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KLM helps to finance the Flying-V plane, where passengers fly in the wings




(CNN) – The development of a V-shaped, fuel-efficient aircraft design known as the Flying-V, is boosted by the announcement that Dutch citizen KLM Royal Dutch Airlines will help finance it.

The purpose of improving the sustainability of air traffic was Flying-V developed by Justus Benad, then a student at Technical University of Berlin, and developed by researchers at Delft University of Technology in the Netherlands, also known as TU Delft

The futuristic the design incorporates the passenger cabin, fuel tanks and cargo into the wings.

  The passenger cabin, fuel tanks and load carrier are all integrated into the aircraft's wings in the Flying-V design.

The passenger cabin, fuel tanks and load carrier are all incorporated in the aircraft's wings in the Flying-V design.

Edwin Wallet, OSO Studio

It is claimed that the aircraft will use 20% less fuel than the Airbus A350-900 while carrying a corresponding number of passengers – Flying-V seats 314, while Airbus A350 seats between 300 and 350. The design also mirrors the A350's 65 meter long wing panel so that it can use existing airport infrastructure.

"In recent years, KLM has developed as a pioneer in sustainability in the airline industry," says Pieter Elbers, CEO and President of KLM, in a statement. "We are proud of our progressive relationship with TU Delft, which is well connected to KLM's strategy and serves as an important milestone for us on the way to upscaling sustainable aviation. "

TU Delft Project manager Roelof Vos said that such innovation was necessary as a step for greater efficiency, while the technology still was developed to create large-scale electric aircraft.

"Aviation contributes about 2.5% of global CO2 emissions, and industry continues to grow, so we really need to look at more sustainable aircraft," he told CNN.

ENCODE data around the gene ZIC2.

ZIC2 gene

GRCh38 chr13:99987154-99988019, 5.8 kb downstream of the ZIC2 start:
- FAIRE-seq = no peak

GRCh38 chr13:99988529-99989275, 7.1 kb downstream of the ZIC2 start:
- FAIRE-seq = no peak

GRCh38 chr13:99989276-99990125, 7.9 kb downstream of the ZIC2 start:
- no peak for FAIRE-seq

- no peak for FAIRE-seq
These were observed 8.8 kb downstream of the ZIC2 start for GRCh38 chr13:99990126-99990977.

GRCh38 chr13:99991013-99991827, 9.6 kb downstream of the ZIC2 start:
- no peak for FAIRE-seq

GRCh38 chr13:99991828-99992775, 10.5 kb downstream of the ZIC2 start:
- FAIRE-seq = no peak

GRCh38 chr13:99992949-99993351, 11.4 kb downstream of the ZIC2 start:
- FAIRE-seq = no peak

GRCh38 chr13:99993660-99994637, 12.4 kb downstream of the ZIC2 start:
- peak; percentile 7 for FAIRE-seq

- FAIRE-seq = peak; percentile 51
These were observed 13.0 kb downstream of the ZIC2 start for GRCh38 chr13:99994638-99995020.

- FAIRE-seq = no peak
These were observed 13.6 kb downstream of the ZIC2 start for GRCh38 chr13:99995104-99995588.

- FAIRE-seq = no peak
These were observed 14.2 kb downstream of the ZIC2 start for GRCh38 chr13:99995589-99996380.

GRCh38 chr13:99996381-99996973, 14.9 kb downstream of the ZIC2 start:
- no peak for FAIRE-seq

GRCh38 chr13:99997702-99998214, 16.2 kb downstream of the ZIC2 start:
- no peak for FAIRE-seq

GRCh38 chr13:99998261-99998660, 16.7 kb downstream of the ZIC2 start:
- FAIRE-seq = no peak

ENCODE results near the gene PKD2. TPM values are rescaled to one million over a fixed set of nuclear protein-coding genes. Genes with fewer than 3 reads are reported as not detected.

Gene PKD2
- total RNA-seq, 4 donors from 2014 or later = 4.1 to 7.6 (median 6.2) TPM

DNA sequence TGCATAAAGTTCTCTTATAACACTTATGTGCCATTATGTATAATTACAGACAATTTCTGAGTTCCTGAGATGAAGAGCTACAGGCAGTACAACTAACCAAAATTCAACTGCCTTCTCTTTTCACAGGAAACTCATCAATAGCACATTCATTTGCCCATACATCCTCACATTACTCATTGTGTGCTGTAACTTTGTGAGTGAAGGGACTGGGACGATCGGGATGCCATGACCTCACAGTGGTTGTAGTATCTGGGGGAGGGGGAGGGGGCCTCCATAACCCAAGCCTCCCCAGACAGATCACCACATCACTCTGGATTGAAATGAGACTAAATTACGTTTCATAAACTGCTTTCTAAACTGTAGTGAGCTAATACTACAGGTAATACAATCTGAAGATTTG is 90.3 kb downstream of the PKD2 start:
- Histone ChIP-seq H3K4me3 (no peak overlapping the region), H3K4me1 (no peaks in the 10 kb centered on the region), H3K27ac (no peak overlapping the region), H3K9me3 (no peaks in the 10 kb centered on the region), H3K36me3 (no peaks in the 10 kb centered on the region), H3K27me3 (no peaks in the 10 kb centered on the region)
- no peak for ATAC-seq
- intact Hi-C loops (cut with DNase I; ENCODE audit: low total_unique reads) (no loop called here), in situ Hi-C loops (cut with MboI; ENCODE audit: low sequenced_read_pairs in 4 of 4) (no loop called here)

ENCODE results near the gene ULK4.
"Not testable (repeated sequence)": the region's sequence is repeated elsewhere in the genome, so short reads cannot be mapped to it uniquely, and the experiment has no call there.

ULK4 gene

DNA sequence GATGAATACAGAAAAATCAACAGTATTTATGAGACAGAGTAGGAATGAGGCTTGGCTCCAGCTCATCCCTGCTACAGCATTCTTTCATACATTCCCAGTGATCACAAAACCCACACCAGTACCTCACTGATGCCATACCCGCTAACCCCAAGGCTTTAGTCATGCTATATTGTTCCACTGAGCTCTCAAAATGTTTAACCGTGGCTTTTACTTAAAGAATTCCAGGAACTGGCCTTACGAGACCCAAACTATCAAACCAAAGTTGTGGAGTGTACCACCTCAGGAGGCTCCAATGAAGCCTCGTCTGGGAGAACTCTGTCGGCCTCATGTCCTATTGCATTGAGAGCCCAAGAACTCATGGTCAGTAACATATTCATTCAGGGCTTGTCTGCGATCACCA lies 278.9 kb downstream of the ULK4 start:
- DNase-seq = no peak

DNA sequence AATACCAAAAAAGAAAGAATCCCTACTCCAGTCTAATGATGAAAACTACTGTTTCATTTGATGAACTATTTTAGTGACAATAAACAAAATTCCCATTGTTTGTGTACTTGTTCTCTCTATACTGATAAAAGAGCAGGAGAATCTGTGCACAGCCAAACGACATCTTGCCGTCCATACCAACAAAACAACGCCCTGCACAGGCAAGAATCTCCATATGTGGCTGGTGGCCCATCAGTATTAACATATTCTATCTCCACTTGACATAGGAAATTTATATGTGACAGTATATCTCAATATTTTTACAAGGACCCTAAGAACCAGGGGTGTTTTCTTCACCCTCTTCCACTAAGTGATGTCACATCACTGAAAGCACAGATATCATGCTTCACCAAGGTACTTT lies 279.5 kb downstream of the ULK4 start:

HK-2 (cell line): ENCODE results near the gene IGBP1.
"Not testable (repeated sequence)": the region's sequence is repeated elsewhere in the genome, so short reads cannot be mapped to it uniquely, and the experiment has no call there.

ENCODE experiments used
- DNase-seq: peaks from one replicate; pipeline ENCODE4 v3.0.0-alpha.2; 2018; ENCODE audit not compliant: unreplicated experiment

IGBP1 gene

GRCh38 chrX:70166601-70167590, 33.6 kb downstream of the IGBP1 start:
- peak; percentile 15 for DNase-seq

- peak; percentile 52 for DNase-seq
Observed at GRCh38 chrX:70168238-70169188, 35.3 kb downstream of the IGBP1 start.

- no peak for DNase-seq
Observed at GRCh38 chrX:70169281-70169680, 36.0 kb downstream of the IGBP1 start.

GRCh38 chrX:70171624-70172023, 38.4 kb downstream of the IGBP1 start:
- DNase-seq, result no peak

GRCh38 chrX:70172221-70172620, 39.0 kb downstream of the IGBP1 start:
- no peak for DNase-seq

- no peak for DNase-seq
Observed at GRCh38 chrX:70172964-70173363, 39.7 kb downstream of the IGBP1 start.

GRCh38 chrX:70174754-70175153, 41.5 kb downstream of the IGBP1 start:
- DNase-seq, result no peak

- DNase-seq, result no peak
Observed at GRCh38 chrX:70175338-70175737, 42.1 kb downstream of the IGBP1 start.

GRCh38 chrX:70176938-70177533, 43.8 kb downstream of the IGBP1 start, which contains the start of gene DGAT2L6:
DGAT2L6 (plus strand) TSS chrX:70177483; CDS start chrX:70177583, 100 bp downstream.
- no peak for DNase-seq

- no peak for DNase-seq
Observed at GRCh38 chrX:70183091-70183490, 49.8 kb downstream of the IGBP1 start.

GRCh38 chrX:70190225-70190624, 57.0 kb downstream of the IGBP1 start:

"We can't just electrify the entire fleet, as electrified aircraft get too heavy, and you can't fly people over the Atlantic on electric aircraft – not now, not in 30 years," said Vos. "So we have to come up with new technology that reduces fuel combustion in another way.

"We've been flying these pipelines and airplanes for decades now, but it looks like the configuration is now a plateau in terms of energy efficiency," he said. realizes a certain synergy between the hull and the wing. The fuselage actively contributes to lifting the aircraft, creating less aerodynamic drag. "

The aircraft's increased fuel efficiency is largely a result of its aerodynamic design, Vos explains. although the reduced weight also contributes

The researchers hope to fly a scale model in September, says Vos, while a summary of the new cabin design will be open to the public at Amsterdam's Schiphol airport in October as part of KLM's 100th anniversary celebrations. The finished aircraft is expected to enter the service between 2040 and 2050.

The design still requires rigorous testing, says Vos to CNN. "We have done numerical testing and preliminary wind tunnel tests, but we need to do much more testing in wind tunnels – high speed and low speed – to demonstrate that this aircraft is effective as we think."



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